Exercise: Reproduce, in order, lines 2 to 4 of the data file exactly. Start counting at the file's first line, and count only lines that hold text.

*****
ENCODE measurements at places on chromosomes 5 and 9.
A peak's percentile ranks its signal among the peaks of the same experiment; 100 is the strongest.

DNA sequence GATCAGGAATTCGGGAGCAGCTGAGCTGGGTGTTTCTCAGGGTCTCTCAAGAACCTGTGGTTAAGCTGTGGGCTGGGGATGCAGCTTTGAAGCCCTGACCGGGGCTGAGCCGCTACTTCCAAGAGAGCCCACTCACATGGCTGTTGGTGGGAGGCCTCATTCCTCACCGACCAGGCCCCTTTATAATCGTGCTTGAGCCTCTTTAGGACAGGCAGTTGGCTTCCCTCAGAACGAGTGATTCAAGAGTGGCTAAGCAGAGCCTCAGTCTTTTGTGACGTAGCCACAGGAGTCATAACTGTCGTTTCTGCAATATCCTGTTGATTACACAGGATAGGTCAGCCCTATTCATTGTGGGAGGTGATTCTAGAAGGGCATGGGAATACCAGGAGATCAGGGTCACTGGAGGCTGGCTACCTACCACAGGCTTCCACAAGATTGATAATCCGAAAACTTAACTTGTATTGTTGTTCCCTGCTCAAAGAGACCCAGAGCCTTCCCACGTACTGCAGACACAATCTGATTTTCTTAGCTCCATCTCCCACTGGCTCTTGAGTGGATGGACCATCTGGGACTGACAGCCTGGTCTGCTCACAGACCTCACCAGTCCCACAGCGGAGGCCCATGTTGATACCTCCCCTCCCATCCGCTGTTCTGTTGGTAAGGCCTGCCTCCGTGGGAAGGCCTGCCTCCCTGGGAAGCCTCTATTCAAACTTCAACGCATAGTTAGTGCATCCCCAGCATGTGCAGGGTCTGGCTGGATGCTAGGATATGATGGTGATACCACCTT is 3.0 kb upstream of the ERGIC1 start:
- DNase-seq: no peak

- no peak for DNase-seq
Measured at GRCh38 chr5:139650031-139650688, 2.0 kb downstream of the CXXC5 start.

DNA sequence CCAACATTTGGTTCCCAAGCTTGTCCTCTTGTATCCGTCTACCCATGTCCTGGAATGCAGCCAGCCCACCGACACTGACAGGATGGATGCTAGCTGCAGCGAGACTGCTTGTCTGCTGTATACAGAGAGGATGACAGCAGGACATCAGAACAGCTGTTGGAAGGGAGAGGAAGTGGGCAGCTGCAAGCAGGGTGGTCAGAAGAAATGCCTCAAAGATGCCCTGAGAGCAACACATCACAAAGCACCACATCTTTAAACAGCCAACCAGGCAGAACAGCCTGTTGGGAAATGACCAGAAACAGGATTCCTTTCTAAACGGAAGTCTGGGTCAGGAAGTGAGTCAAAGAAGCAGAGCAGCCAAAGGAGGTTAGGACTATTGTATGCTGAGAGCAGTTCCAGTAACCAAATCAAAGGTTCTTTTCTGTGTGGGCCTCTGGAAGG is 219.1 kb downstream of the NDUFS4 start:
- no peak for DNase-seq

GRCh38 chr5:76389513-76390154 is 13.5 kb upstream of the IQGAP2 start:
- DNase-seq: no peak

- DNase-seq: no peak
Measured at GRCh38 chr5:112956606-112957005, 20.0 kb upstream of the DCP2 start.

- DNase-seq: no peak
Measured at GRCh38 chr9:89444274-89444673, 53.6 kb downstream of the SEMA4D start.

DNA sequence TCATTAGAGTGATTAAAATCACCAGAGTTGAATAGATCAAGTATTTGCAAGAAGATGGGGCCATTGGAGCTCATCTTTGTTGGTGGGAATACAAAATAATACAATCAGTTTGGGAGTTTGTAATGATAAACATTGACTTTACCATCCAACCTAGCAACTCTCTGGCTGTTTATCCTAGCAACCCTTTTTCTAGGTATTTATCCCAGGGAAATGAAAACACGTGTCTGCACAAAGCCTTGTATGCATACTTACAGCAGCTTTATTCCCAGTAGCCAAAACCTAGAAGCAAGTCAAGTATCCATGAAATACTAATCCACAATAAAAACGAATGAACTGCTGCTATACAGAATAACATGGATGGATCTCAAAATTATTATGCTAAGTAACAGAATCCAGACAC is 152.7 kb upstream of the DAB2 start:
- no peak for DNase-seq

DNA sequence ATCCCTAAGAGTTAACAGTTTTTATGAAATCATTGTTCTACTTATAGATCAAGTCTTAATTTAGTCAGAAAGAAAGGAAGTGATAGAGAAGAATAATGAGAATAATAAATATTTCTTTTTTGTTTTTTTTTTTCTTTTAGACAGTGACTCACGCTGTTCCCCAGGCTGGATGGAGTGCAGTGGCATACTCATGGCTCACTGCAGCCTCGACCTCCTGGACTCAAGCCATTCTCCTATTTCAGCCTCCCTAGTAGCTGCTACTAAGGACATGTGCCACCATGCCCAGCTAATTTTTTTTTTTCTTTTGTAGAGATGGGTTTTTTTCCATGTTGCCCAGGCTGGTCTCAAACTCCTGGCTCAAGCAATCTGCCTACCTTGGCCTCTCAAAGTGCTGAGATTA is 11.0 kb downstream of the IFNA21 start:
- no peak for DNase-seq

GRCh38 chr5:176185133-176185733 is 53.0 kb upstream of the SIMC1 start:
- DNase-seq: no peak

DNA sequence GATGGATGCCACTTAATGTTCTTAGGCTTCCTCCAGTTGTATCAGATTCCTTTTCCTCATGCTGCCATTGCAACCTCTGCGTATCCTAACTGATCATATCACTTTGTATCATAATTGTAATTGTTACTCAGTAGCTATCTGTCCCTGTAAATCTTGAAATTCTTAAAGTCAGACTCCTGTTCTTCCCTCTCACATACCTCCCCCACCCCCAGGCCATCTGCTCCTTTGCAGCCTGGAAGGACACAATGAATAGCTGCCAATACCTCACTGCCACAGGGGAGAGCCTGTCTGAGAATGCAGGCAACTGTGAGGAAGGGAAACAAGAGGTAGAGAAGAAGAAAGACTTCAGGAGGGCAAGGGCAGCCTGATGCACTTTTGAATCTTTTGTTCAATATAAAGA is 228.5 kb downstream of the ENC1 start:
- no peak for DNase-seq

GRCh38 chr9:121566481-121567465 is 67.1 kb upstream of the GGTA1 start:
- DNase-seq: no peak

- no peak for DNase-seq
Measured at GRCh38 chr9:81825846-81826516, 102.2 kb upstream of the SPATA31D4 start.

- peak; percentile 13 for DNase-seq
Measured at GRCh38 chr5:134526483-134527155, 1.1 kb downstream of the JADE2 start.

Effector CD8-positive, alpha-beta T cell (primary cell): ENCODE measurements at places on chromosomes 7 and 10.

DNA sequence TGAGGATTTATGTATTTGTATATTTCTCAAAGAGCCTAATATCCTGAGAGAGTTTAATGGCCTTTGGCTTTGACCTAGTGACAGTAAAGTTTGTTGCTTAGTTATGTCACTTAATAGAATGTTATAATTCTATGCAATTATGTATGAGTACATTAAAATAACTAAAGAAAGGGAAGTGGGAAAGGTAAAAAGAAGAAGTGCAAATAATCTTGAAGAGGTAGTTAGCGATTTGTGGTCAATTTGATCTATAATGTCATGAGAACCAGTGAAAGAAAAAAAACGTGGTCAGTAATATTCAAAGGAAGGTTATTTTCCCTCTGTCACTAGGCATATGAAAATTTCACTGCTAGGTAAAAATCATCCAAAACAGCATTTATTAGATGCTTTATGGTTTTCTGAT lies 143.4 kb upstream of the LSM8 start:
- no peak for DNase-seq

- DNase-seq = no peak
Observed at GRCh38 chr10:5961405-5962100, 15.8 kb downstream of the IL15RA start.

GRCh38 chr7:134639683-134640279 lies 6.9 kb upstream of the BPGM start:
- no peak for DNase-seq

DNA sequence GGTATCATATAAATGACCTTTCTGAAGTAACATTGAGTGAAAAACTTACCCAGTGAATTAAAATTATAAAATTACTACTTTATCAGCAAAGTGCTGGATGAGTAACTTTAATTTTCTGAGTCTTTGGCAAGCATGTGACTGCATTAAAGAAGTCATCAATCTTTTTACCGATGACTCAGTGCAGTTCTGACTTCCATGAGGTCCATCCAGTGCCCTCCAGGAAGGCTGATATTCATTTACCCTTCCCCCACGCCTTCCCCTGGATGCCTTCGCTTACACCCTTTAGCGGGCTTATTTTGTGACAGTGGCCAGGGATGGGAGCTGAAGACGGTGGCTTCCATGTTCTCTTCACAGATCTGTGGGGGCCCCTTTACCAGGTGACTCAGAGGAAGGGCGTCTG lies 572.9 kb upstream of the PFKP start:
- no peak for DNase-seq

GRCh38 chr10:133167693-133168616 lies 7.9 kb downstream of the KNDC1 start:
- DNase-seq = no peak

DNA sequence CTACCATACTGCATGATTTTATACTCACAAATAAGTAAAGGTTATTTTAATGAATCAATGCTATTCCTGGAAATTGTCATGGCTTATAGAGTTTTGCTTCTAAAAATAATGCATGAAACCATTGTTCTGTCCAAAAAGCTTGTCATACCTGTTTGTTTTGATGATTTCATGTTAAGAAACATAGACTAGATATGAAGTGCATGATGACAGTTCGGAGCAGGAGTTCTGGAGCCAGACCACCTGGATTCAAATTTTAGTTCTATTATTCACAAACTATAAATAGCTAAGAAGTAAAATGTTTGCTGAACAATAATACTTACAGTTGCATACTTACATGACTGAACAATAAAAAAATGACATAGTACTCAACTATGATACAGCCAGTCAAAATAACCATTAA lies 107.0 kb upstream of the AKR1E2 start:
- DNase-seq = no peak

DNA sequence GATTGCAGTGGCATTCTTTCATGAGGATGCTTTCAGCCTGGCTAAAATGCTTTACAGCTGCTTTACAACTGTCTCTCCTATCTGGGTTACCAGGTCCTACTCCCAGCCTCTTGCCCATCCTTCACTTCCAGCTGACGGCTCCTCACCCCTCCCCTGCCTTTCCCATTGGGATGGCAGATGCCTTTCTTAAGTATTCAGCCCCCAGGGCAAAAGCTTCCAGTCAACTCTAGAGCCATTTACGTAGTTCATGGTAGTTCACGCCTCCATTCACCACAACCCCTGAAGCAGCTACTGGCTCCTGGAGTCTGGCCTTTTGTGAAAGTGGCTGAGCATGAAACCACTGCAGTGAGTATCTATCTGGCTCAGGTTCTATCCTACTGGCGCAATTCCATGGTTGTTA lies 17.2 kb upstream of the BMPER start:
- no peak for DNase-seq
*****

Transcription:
A peak's percentile ranks its signal among the peaks of the same experiment; 100 is the strongest.

DNA sequence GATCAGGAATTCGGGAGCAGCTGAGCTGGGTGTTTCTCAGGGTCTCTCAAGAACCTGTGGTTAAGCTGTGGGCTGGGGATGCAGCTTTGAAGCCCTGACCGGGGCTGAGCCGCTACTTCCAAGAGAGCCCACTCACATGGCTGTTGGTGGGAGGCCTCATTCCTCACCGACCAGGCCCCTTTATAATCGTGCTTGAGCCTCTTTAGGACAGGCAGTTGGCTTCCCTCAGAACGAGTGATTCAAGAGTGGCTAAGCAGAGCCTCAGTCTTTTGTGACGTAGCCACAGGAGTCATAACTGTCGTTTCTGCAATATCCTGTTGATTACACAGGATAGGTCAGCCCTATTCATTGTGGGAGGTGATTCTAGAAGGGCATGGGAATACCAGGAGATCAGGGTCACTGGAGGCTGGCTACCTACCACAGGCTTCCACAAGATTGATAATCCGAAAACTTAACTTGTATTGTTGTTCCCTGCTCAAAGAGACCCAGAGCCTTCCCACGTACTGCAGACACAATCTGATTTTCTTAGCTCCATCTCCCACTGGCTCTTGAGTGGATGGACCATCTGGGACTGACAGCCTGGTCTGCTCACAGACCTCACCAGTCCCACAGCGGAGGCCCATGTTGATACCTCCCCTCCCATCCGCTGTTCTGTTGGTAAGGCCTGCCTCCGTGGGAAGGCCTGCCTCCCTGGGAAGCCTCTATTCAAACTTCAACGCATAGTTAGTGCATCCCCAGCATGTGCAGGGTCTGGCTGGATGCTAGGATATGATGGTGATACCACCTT is 3.0 kb upstream of the ERGIC1 start:
- DNase-seq: no peak